Friday 7 June 2019. 3:30-4:30pm, Roy Barnett Hall.
Chair: David Gramit, University of Alberta
Reshaping Sound and Confessional Space in Counter-Reformation Würzburg
Alexander Fisher, University of British Columbia
The decades leading up to the outbreak of the Thirty Years War (1618–1648) in Germany were characterized by studied efforts to define and set off communities of religious difference. Fashioning distinctive senses of Protestant and Catholic space depended in no small part on aural culture, as different acoustic regimes encouraged listeners to invest places with confessional meaning. The soundscape of religious difference was constituted not only by documentable acoustic events, but also by the mute musical sources that represent imagined, potential sound. Their texts and paratexts can be understood as being in dialogue with an unfolding aural culture whose traces can be extracted from the archives. As a case study this paper takes one of the most hotly contested confessional borderlands of Germany, the territory of the Catholic diocese of Würzburg, and the little-known sacred music of court organist Heinrich Pfendner (d. 1630).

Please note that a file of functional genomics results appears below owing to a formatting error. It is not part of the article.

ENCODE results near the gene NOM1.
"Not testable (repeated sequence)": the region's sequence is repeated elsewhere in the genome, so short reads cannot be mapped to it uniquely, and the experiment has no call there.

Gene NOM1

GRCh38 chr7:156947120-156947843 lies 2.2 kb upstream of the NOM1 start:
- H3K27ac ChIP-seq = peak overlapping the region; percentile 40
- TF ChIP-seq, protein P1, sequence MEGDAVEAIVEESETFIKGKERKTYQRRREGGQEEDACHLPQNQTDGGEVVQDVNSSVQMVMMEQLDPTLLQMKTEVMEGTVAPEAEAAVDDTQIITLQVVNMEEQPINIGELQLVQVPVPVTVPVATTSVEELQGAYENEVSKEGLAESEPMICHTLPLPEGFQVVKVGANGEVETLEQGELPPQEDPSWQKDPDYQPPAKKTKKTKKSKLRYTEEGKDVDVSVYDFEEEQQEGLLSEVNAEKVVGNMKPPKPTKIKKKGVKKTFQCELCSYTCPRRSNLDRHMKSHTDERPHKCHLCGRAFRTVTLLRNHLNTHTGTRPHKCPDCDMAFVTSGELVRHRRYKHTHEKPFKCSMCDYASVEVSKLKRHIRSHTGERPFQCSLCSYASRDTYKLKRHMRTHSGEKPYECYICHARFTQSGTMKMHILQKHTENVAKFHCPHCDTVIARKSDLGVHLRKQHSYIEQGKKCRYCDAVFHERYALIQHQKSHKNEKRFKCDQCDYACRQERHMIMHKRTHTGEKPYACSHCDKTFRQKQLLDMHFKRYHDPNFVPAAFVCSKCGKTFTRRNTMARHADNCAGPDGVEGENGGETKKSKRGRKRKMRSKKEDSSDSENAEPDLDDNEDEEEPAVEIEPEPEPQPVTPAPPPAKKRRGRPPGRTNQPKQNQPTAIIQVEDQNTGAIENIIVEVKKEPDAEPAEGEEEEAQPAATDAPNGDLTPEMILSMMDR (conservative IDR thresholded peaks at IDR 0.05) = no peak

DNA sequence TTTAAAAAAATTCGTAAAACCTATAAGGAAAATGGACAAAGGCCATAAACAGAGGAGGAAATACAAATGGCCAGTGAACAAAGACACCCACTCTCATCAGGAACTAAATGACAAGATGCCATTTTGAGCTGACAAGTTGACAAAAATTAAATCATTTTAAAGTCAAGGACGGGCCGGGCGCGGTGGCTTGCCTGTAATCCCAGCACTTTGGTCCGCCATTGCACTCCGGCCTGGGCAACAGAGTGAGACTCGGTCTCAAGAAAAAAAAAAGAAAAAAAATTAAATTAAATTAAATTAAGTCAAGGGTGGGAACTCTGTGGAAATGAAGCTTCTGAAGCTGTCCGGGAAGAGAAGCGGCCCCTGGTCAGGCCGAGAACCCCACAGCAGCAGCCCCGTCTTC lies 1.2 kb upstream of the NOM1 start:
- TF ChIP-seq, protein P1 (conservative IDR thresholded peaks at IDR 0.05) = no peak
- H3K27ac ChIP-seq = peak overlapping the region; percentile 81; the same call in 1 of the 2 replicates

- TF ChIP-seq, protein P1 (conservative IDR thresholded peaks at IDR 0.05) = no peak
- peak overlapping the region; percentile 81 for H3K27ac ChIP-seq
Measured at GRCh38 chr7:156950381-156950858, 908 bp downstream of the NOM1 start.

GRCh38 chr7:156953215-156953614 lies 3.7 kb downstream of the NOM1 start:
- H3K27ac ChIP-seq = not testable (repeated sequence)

This paper considers the “circle of conversation” comprising improvised music, technological mediation, acoustic space, place, and memory in Klang-Opus á la fin de crépescule, a site specific sound work by Delf Maria Hohmann commissioned for Sound Symposium 2018 for performance at Cape Spear National Historic Site. Based on documentation of the concert and interviews with artists and organizers, the performance is analysed in relation to acoustic ecology as developed by R. Murray Schafer and the World Forum for Acoustic Ecology (e.g. Westerkamp, Järviluoma, Brandt, and Drever), problematized through theories of mediation (Ouzounian 2017) and generative listening (Voegelin 2011). When we listen, we conjure up sonic affect in the form of feelings, memories, and associations and this is surely where the performative force of sound art lies. In this paper, I turn environmental sound art on its ear and speak instead of the improvisatory and performative nature of environmental listening.